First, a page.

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    Sir/Ma'am, Can a contractor be a Primary Hand Reciept Holder for or than GFE property for a Unit or Organizational Supply Operations, MTOE/TDA's.


    USARMY ACC supported the following response.
    The answer to your question is simple… No, you cannot have a contractor as a primary hand receipt holder!!  Explaining why is a little more complicated. 
    AR 735-5 defines a “hand receipt” as, “a signed document acknowledging acceptance of and responsibility for the items of property listed thereon that are issued for use and are to be returned.”  As we all know, Army Regulations are for Army employees (i.e. soldiers, civilians).  If a Department of Army civilian loses an item on his/her hand receipt (i.e. DA Form 3161), he/she can be held financially liable for the lost item.  This is NOT the case with contractors performing on an Army contract.  AR 710-2, 2-61 para. (b)(3)(b) specifically states that the “hand receipting and lateral transferring of material, equipment, or supplies to contractors are prohibited.” 
    So, how are contractors made accountable for the Government Property that they are provided in performance of their Army contracts?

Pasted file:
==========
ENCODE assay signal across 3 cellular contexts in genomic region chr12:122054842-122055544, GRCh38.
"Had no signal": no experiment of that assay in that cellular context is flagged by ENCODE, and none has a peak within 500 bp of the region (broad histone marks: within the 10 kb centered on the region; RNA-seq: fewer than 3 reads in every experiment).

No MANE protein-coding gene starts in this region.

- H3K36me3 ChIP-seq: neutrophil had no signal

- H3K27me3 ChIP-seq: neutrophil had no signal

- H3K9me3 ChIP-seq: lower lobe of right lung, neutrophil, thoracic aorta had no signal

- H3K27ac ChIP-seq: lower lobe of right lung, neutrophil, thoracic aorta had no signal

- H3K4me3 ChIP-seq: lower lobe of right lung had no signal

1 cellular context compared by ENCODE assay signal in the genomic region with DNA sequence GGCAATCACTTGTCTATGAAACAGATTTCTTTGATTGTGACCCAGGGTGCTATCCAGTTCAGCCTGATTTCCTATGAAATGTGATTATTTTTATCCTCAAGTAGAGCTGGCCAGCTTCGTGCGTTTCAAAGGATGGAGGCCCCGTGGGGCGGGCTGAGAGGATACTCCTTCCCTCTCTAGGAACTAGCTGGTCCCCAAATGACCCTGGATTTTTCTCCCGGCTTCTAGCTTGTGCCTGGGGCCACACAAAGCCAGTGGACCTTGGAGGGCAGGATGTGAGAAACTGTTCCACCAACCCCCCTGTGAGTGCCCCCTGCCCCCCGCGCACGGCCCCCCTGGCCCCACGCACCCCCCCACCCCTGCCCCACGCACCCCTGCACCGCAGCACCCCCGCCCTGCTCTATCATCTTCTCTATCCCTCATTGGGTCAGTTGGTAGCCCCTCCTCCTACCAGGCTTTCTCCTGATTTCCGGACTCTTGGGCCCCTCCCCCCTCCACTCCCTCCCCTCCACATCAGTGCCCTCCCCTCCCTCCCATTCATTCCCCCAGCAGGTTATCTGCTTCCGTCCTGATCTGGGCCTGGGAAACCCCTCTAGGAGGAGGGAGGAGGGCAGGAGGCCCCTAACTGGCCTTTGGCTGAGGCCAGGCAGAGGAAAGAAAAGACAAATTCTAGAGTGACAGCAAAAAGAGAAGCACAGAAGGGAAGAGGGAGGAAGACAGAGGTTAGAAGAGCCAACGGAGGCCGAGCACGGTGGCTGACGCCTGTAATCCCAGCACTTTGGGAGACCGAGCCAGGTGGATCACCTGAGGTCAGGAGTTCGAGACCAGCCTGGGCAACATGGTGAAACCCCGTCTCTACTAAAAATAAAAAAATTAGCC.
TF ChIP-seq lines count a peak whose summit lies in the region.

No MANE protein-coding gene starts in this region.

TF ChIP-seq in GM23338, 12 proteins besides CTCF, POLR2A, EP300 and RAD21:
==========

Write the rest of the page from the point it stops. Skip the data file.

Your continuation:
Contractors are made accountable via the terms and conditions of their contract with Army.  So, for the contractor to be made accountable for the Government Furnished Property (GFP) that your organization is providing, you would need to contact the Contracting Officer for the contract in question and ask he/she to execute a modification to the contract.  That modification will include a listing of the GFP being provided to the contractor.  Please keep in mind that there is a set format for the GFP listing… DFARS PGI 245.103-72.  The modification is the contractual document that “authorizes” the transfer of GFP to the contractor.  When the property is physically shipped/transferred to the contractor, a DD Form 1149 Requisition and Invoice/Shipping Document shall be used to “document” that the transfer occurred.  Once the contractor signs the DD Form 1149, it is critical that it is sent back to the Contracting Officer for incorporation into the official contract file.  Bottom line… the contractor cannot be held accountable for the GFP in its possession until the GFP is transferred to the contractor at contract award or via a modification.  The contract is the legal document that binds the contractor.  Hand receipts are not legally binding on a contractor.  .
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